Thursday, June 20, 2013

Not exactly what I expected

Shit,” Will said, as they sheltered in a doorway, out of sight as much as possible, surveying University Avenue.

Eve gave him a look.

“Shit,” Val agreed, distinctly pronouncing the word, though much of his speech was difficult to understand.

She sighed. “Yeah. Looks like a car won't do us any good.”

University was full of empty cars, some crashed together, doors open, batteries long dead. It would be impassible by car.

“We should get moving,” she said. “We still need that map.”

“Bikes?” Will asked.

“The Sibley Bike Depot!” Katrin whispered. “They have bikes, and trailers.”

“Yes, the Depot first, and then the map,” Eve said, turning the wheelchair back to the east. The Sibley Bike Depot was about a block to the east from the apartment.

They hurried back the other way, Eve bent low over the wheelchair as if by hovering over Val, she could keep him safer. Will ran on ahead a bit, Todd's old and bent aluminum baseball bat in his hands. Eve had the stun gun in her pocket, Katrin had a sturdy walking stick Will had made her from a downed branch a couple years ago, and Val had his plastic lightsaber in his hand. He was ready and determined to help protect them.

Eve also had her best cooking knife in her jacket pocket, opposite the stun gun. Just in case. But she hoped most fervently they wouldn't even see any infected.

The Bike Depot was locked up, but the main window was smashed, so Will went in and unlocked it from the inside so they could get Val inside safely. They went into the workroom and storage area, and barricaded the door with a desk.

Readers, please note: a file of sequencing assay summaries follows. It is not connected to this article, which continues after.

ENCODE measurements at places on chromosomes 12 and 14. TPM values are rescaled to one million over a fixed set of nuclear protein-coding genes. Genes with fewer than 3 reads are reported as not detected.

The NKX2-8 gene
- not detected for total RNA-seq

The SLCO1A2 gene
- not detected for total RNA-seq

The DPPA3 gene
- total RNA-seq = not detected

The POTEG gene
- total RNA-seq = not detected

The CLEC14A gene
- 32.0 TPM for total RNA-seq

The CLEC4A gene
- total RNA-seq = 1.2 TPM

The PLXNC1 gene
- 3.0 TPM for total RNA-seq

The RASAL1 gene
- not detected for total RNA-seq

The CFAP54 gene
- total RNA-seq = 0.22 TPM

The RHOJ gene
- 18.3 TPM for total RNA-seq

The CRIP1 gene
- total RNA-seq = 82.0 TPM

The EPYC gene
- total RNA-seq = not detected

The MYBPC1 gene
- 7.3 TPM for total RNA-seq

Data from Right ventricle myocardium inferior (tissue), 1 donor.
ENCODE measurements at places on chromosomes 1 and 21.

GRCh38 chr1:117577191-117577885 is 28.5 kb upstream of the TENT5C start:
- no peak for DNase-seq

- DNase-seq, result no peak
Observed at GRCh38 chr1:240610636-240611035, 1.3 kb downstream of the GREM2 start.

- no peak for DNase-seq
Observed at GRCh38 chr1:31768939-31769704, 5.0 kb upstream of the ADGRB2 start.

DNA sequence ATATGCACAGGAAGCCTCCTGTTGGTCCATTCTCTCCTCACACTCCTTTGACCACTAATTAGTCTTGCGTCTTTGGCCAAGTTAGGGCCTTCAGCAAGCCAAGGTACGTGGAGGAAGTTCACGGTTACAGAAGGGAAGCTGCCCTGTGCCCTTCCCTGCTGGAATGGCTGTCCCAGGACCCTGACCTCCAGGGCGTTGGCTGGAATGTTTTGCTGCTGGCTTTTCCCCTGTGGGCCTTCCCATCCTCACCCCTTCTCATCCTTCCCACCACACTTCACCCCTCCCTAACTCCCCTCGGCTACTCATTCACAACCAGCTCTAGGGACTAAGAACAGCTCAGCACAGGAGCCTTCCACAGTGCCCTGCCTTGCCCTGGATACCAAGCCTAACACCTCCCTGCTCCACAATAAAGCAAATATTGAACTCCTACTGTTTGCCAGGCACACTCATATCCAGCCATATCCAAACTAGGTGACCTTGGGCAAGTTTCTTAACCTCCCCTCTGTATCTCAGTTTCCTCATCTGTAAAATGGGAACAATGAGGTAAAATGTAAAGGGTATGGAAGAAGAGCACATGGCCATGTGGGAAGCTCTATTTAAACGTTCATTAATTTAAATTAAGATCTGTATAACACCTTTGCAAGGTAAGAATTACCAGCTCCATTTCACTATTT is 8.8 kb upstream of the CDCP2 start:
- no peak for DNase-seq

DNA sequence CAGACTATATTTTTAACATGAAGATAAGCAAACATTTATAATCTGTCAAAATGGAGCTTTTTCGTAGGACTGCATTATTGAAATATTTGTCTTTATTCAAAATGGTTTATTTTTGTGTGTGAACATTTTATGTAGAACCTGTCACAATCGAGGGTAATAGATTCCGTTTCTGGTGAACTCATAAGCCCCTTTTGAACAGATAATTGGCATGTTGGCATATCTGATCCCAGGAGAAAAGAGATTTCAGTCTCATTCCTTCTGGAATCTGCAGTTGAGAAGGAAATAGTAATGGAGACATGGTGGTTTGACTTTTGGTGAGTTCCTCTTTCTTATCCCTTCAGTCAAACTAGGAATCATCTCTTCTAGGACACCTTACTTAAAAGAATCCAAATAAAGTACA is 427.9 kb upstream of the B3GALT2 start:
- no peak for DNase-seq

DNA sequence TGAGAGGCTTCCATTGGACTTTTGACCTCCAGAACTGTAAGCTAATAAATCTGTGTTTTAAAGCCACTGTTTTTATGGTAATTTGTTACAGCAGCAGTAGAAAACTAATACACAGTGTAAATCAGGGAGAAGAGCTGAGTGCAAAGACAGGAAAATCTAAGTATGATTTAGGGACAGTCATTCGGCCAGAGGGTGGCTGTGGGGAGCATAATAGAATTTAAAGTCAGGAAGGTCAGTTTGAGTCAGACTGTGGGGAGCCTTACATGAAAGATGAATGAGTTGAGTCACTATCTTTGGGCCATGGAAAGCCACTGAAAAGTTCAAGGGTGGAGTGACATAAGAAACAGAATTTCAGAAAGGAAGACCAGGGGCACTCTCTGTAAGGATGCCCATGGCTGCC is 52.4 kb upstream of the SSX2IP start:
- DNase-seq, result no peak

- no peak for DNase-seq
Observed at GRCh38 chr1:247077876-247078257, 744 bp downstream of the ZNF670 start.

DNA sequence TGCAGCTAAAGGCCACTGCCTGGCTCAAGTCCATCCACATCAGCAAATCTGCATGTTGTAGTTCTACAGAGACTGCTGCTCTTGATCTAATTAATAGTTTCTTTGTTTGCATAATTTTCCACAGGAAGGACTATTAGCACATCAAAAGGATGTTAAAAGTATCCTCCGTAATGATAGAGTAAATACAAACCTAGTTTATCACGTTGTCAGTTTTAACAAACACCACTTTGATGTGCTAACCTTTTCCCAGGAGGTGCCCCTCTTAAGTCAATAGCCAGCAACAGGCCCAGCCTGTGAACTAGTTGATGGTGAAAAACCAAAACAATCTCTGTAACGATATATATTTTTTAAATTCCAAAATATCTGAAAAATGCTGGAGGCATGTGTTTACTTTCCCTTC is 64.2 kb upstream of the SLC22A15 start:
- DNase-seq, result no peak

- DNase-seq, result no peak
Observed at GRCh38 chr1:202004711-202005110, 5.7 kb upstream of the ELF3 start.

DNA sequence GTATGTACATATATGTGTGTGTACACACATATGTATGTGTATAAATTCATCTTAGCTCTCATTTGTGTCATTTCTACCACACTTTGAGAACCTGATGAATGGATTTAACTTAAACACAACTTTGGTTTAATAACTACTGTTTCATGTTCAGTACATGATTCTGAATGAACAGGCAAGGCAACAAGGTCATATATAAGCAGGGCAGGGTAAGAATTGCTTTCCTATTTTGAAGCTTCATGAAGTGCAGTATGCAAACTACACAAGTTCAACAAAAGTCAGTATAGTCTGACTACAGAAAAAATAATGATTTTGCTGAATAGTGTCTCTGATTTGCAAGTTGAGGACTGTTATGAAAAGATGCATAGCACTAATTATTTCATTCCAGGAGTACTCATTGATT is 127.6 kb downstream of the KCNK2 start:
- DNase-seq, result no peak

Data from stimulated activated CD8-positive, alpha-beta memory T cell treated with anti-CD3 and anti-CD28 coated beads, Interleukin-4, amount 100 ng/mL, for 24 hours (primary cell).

They found an older, heavy tandem bike for Katrin and Eve. Katrin had Sensory Integration Dysfunction, which affected her own perception of her body in three dimensional space and made balancing on two wheels difficult for her, but it would be easier with Eve's help. Will found a workable bike for himself, and they found two trailers, one meant to carry a couple toddlers and an old two wheeled trailer without sides. While Will made sure the bikes were ready to go, Eve and Katrin pulled back and secure the zip off top off the passenger trailer so Val would fit in it without having to curl up in a ball. Katrin pulled a cushion off the ratty old couch that had been near the desk and put it into the passenger trailer while Eve helped Val transfer over. She tucked the wheelchair bag and the bag Val had been carrying in with him, then folded up the wheelchair and strapped it to the cargo trailer with bungie cords that had been hanging on the wall toward the back of the workroom.

Katrin and Eve made a holder for Katrin's walking stick, a gnarled and heavy chunk of wood, by making a sort of sheath for it that could be carried over Katrin's back, out of ropes in the workroom. Eve looked at her tall eleven year old daughter, who still had a child's face and hands, with a weapon strapped across her back, and she didn't cry, though she thought she should.

Will connected the bike trailers properly. Eve started strapping the backpacks on top of the wheelchair, for one thing so Katrin would have less unbalancing her.

When she reached for Katrin's backpack, the girl yanked it away from her, her eyes suddenly huge and shocked. As she did so, the bag meowed.

Cassie, the elder calico, tiny in size and huge in attitude, shoved her face up to the hole left in the zippered top of the backpack, her scarred eye lending her a somewhat crazed appearance that for a crazy moment reminded Eve of Jack Nicholson axing open a door in the Shining.

“Oh, by... all the...” Eve muttered.

“Stars and stones, Mom,” Katrin said helpfully.

“Hell bells!” Val added happily, both of them using oaths from the Harry Dresden books she'd been reading them. 
“Hells bells,” Eve agreed. “Fine.”

She used lengths of cord to fashion harnesses for the cats, who were happy to be out of the backpack. In place of the cats in the backpack, Will stuffed bike repair supplies. Eve and Katrin tied the cats' harnesses safely into the passenger trailer with Val, Val offered them water and handfuls of the dry cat food.

“Mom, look,” Will said as they pushed the bikes and trailers through into the main shop room. He pointed to the cashier's counter – bike trail maps. He grabbed a handful and tucked them into the different backpacks while Eve spread one out on the counter.

“This is a good idea, Will,” she said. “The bike trails are much less likely to be blocked by vehicles.”

“Or zombies,” Katrin added.

“Or the Red Flu victims,” Eve corrected.

“Which became zombies,” Katrin said.